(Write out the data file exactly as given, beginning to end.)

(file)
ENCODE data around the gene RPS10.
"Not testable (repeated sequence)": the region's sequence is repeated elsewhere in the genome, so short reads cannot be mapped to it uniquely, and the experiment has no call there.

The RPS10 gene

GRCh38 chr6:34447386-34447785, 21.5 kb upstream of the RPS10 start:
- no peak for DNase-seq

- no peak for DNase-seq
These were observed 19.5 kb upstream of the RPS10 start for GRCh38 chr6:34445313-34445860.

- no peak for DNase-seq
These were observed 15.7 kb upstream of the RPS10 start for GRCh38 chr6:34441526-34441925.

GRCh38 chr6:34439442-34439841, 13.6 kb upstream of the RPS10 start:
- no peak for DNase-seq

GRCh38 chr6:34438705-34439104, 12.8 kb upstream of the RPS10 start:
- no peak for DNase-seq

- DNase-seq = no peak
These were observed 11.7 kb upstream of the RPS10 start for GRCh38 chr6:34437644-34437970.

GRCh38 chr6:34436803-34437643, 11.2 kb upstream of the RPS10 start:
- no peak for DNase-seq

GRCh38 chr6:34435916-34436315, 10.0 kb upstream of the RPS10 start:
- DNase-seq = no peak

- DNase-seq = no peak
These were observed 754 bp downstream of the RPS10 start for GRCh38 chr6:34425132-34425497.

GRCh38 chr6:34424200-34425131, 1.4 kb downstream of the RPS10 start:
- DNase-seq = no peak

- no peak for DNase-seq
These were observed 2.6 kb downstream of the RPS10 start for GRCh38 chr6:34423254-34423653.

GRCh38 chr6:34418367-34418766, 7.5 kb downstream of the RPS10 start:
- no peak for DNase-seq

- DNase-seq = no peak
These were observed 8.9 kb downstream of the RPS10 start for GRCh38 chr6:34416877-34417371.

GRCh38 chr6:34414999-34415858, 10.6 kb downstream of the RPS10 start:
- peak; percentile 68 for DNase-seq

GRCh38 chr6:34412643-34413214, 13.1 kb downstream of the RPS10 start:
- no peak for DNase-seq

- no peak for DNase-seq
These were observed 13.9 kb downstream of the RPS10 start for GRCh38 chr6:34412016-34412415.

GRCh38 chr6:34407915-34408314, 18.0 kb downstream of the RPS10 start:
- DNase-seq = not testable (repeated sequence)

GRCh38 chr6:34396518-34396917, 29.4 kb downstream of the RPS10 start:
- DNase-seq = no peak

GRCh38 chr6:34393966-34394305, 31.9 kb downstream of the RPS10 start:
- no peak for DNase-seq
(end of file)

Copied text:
ENCODE data around the gene RPS10.
"Not testable (repeated sequence)": the region's sequence is repeated elsewhere in the genome, so short reads cannot be mapped to it uniquely, and the experiment has no call there.

The RPS10 gene

GRCh38 chr6:34447386-34447785, 21.5 kb upstream of the RPS10 start:
- no peak for DNase-seq

- no peak for DNase-seq
These were observed 19.5 kb upstream of the RPS10 start for GRCh38 chr6:34445313-34445860.

- no peak for DNase-seq
These were observed 15.7 kb upstream of the RPS10 start for GRCh38 chr6:34441526-34441925.

GRCh38 chr6:34439442-34439841, 13.6 kb upstream of the RPS10 start:
- no peak for DNase-seq

GRCh38 chr6:34438705-34439104, 12.8 kb upstream of the RPS10 start:
- no peak for DNase-seq

- DNase-seq = no peak
These were observed 11.7 kb upstream of the RPS10 start for GRCh38 chr6:34437644-34437970.

GRCh38 chr6:34436803-34437643, 11.2 kb upstream of the RPS10 start:
- no peak for DNase-seq

GRCh38 chr6:34435916-34436315, 10.0 kb upstream of the RPS10 start:
- DNase-seq = no peak

- DNase-seq = no peak
These were observed 754 bp downstream of the RPS10 start for GRCh38 chr6:34425132-34425497.

GRCh38 chr6:34424200-34425131, 1.4 kb downstream of the RPS10 start:
- DNase-seq = no peak

- no peak for DNase-seq
These were observed 2.6 kb downstream of the RPS10 start for GRCh38 chr6:34423254-34423653.

GRCh38 chr6:34418367-34418766, 7.5 kb downstream of the RPS10 start:
- no peak for DNase-seq

- DNase-seq = no peak
These were observed 8.9 kb downstream of the RPS10 start for GRCh38 chr6:34416877-34417371.

GRCh38 chr6:34414999-34415858, 10.6 kb downstream of the RPS10 start:
- peak; percentile 68 for DNase-seq

GRCh38 chr6:34412643-34413214, 13.1 kb downstream of the RPS10 start:
- no peak for DNase-seq

- no peak for DNase-seq
These were observed 13.9 kb downstream of the RPS10 start for GRCh38 chr6:34412016-34412415.

GRCh38 chr6:34407915-34408314, 18.0 kb downstream of the RPS10 start:
- DNase-seq = not testable (repeated sequence)

GRCh38 chr6:34396518-34396917, 29.4 kb downstream of the RPS10 start:
- DNase-seq = no peak

GRCh38 chr6:34393966-34394305, 31.9 kb downstream of the RPS10 start:
- no peak for DNase-seq